There are at least 3 billion people on the planet who have no affordable way to connect to the Internet–a problem Google aims to solve by helping foot the bill for the launch of 16 satellites in the O3B constellation.

The O3B satellite network (”O3B” stands for “the other 3 billion”) is set for launch in late 2010. An ISP would install a pair of high-tech antennas capable of tracking multiple satellites and establish a 155-megabit per-second connection to the global Web. ISPs could use 3G cellular and WiMax towers for local connections. Each satellite in the network will have 10 spot beams, each delivering in excess of 1Gbit/s. Just how they plan to get 10 Gbit/s UP TO the satellite is less clear.

Space-Based Radar (SBR) is expected to integrate both Radar and Moving Target Indications using large antennas on LEO and MEO platforms. The Athena Radar-Responsive Tag detects a radar pulse, adds data to it, then sends the unique identity back into space.

Northrop’s Ground Moving Target Indication is currently on Unmanned Aerial Vehicles like the Global Hawk and planes like J-Stars.

The littoral surveillance radar system (LSRS), which is operational today, is capable of tracking moving ground targets and has allowed some of the navy’s P-3Cs to shift into the overland surveillance mission, performing a role normally reserved for the USAF’s JSTARS fleet (video).

Radar uses Doppler to show moving targets. Huge space antennas can link small satphones or act as passive radar systems in space. A blip-field in the sky. The NSA has data centers in Ft Meade and creating new ones in San Antonio and near Salt Lake, but the agency has never said that it sucked in the telephone records of millions of Americans or eavesdropped wholesale on the internet.

Although warrantless wiretapping of US citizens is not their job (pdf Justice Report on NSA), monitoring the blipfield might be something else — and easier from the high ground.

Firms that supply high resolution space imaging include GeoEye and Digital Globe while ORBCOMM provides machine to machine communications.

The Hubble space telescope, if it were pointed at the earth, could achieve a resolution of about two inches from an altitude of 132 miles. Linger times can be extended with higher orbits. An Ares V moon rocket would be required to provide Advanced Technology Large-Aperture Space Telescopes that could produce “live” imagery for Google maps. The “moon rocket” is pitched by NASA, but Lockheed and Boeing would likely benefit the most.

Active optics, light-weight, deformable mirror segments and actuated hybrid mirrors can point at gigapixel detector arrays made by Fairchild, Sarnoff, and Fill Factory, (pdf).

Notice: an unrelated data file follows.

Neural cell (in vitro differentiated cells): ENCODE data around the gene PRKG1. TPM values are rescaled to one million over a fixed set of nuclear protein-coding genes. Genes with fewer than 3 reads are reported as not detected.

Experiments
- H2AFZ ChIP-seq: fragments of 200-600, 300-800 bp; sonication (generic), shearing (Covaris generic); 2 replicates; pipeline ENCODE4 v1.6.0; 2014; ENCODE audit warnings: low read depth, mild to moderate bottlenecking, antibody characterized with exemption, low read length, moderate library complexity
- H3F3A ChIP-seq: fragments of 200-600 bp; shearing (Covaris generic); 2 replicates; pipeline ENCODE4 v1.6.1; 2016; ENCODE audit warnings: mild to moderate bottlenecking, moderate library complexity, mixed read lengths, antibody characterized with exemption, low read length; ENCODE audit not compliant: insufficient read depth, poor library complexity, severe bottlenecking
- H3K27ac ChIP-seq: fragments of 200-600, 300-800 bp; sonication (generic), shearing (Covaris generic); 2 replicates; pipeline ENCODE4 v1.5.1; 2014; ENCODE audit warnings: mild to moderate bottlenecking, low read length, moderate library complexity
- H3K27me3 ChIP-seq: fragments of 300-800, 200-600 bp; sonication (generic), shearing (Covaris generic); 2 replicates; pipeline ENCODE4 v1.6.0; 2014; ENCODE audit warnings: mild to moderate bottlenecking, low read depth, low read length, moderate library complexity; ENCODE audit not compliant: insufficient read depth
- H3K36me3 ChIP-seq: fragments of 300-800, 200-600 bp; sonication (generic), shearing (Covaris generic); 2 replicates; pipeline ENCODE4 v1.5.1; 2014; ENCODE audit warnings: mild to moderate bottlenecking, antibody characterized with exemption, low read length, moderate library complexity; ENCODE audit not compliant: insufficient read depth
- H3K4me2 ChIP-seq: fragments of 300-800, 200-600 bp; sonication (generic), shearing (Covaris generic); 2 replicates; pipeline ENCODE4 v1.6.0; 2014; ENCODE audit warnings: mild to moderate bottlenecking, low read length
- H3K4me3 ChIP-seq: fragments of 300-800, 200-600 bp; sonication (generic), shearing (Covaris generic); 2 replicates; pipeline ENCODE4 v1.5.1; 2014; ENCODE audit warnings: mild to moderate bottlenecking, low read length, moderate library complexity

Related DailyWireless Space and Satellite News includes; AT&T/TerreStar Ready Satphone Service, Godzilla SatPhones WiMAXed , WiMAX and/or Satellite, HughesNet’s Spaceway 3 Now Available, Hughes Launches Switchboard in the Sky, HughesNet & Broadband Corporation, Spot Beam Sats Multiply, Clearwire & SatTV Do a Deal, Sprint Beams Up with MSV, TerreStar: I-HSPA for Satphones, Satphones: Merger Ahead?, Inmarsat + SkyTerra = Spectrum Sharing, Mobile Satellite on the Move, TerreStar Gets a Slot, Satellite Repeaters – Grounded In Reality?, WildBlue Partners with DirecTV & Echostar, John Malone in Space, TerreStar Gets a Slot, BSkyB + Google, SkyNet Satellite Hacked?, Lockheed CEO: Space is Broken, MSS: AWS Alternative?, WildBlue: AT&T’s DeathStar?

Navigation: There’s an App for That

Consumer GPS newcomer Navigon, today announced an iPhone version of its MobileNavigator LITE application. The free software, now available in the Apple App Store, displays the user’s position on a map and allows to search for nearby points of interest, although no active route guidance with GPS support is available.

A full version of the MobileNavigator for the iPhone will follow soon. It transforms any iPhone 3G equipped with the new Apple OS 3.0 operating system and any iPhone 3G S into a complete navigation device. NAVIGON will offer its navigation solution for a onetime fee.

It will include many of NAVIGON’s signature features such as Reality View Pro, Lane Assistant Pro, Speed Assistant and Day & Night Mode. The only requirement for using the MobileNavigator on the iPhone is the new Apple OS 3.0 operating system. The LITE version also runs on iPod Touch devices with the OS 3.0.

Features and range of functions:

  • 2D and 3D map displays
  • Can be used in portrait and landscape format
  • Precise voice announcements
  • Intelligent address entry
  • Reality View Pro (realistic display of motorway interchanges and exits)
  • Lane Assistant Pro
  • Real signpost display
  • Speed Assistant with adjustable audio-visual warning
  • Day and night mode for map display
  • Direct access and navigation to contacts saved in the iPhone’s address book
  • Take Me Home function with a single click

In 2007, personal navigation devices dominated the GPS device market with more than 90% market share. But the availability of GPS-enabled mobile phones will account for around 70% of the market share by 2013, says a new market research report by RNCOS.

Overall, the mobile location technologies market is forecasted to grow at a CAGR of more than 20% to cross $75 Billion by 2013. TomTom and Garmin are the market leaders. ABI Research expects the number of paying handset-based turn-by-turn navigation users to increase to 26 million by the end of 2010 with the Asia-Pacific region experiencing the strongest growth